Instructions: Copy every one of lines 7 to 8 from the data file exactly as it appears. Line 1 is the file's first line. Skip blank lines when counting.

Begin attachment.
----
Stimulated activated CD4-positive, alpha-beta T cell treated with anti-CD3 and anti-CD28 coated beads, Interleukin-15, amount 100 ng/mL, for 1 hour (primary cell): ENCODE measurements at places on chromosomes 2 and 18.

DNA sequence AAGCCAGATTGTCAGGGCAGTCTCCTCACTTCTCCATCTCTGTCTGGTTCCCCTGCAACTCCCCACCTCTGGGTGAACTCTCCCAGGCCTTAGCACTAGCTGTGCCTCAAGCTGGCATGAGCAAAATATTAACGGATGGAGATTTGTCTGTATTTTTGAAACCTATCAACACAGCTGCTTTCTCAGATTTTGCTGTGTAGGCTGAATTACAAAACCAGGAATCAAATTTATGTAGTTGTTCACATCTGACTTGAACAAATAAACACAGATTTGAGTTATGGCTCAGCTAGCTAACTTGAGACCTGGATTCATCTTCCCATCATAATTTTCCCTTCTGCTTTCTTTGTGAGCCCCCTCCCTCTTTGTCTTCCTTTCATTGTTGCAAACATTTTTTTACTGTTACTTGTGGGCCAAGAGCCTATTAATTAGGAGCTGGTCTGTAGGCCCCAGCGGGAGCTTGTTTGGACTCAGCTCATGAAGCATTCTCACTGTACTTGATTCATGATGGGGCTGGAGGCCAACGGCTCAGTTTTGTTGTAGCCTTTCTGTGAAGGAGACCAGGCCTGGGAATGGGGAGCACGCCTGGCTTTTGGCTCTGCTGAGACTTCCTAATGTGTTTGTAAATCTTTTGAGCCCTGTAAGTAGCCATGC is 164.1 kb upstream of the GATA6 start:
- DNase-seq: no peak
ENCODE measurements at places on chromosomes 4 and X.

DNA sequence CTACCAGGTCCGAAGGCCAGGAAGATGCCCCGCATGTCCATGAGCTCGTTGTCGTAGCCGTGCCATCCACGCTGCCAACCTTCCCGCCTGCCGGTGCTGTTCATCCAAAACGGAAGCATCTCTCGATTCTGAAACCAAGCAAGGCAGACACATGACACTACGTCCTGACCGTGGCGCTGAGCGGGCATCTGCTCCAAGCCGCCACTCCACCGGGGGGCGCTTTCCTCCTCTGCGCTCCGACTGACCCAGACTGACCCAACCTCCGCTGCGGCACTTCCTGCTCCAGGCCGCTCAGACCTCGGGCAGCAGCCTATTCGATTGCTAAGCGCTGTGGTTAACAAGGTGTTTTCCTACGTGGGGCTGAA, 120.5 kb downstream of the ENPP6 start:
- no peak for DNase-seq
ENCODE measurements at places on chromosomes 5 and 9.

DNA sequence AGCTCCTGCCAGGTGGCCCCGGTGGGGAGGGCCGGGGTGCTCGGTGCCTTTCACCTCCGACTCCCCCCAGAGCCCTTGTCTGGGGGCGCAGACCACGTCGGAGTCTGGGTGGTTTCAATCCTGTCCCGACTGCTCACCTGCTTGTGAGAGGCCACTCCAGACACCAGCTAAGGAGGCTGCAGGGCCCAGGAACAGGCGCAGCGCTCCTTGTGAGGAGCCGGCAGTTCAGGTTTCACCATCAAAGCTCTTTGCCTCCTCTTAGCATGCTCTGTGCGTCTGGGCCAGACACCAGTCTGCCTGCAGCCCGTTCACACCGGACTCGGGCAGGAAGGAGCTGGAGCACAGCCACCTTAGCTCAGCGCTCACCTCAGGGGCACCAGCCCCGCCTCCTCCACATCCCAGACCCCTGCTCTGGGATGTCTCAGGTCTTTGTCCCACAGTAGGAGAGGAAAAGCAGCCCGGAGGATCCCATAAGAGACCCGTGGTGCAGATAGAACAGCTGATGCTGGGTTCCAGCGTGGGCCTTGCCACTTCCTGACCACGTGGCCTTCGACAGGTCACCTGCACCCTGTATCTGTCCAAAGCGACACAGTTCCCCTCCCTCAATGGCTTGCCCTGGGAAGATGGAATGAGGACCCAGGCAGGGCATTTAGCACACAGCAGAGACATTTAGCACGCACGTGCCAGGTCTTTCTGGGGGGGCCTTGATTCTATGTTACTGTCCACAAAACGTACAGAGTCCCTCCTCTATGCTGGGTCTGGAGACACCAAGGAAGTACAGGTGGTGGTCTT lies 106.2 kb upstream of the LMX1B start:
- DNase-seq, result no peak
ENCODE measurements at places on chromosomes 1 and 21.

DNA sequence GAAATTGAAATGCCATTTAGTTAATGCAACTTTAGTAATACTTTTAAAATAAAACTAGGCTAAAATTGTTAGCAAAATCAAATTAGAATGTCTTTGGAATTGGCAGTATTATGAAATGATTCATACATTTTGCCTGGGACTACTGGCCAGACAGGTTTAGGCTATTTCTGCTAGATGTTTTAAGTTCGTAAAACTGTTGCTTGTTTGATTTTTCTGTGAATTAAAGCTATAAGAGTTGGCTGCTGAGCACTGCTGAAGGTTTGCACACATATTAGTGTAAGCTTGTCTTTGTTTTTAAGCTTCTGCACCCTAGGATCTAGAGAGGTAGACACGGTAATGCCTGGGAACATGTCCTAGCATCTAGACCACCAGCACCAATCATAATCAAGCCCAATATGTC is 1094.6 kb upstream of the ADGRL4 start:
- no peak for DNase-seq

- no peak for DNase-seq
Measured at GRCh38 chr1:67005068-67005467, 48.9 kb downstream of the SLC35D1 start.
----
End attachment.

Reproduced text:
ENCODE measurements at places on chromosomes 5 and 9.

DNA sequence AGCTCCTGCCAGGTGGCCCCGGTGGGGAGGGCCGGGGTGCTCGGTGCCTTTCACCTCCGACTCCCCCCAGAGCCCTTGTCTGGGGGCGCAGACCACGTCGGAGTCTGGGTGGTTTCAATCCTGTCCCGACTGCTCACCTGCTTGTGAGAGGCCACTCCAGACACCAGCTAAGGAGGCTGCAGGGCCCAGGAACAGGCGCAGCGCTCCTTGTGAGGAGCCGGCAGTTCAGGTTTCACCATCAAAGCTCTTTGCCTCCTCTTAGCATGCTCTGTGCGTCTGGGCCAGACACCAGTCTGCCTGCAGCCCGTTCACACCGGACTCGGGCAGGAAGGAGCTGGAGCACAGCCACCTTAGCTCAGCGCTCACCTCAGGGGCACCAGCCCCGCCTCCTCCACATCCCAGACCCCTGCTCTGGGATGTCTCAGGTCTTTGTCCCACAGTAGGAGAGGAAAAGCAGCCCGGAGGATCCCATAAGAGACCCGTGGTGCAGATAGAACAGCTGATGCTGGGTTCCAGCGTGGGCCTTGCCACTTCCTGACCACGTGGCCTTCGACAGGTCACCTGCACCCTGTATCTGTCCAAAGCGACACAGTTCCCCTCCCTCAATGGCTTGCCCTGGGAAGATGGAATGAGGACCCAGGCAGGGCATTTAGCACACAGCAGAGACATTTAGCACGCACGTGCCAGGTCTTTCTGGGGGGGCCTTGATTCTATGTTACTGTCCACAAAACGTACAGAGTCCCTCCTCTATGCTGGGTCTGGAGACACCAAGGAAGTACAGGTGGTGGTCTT lies 106.2 kb upstream of the LMX1B start: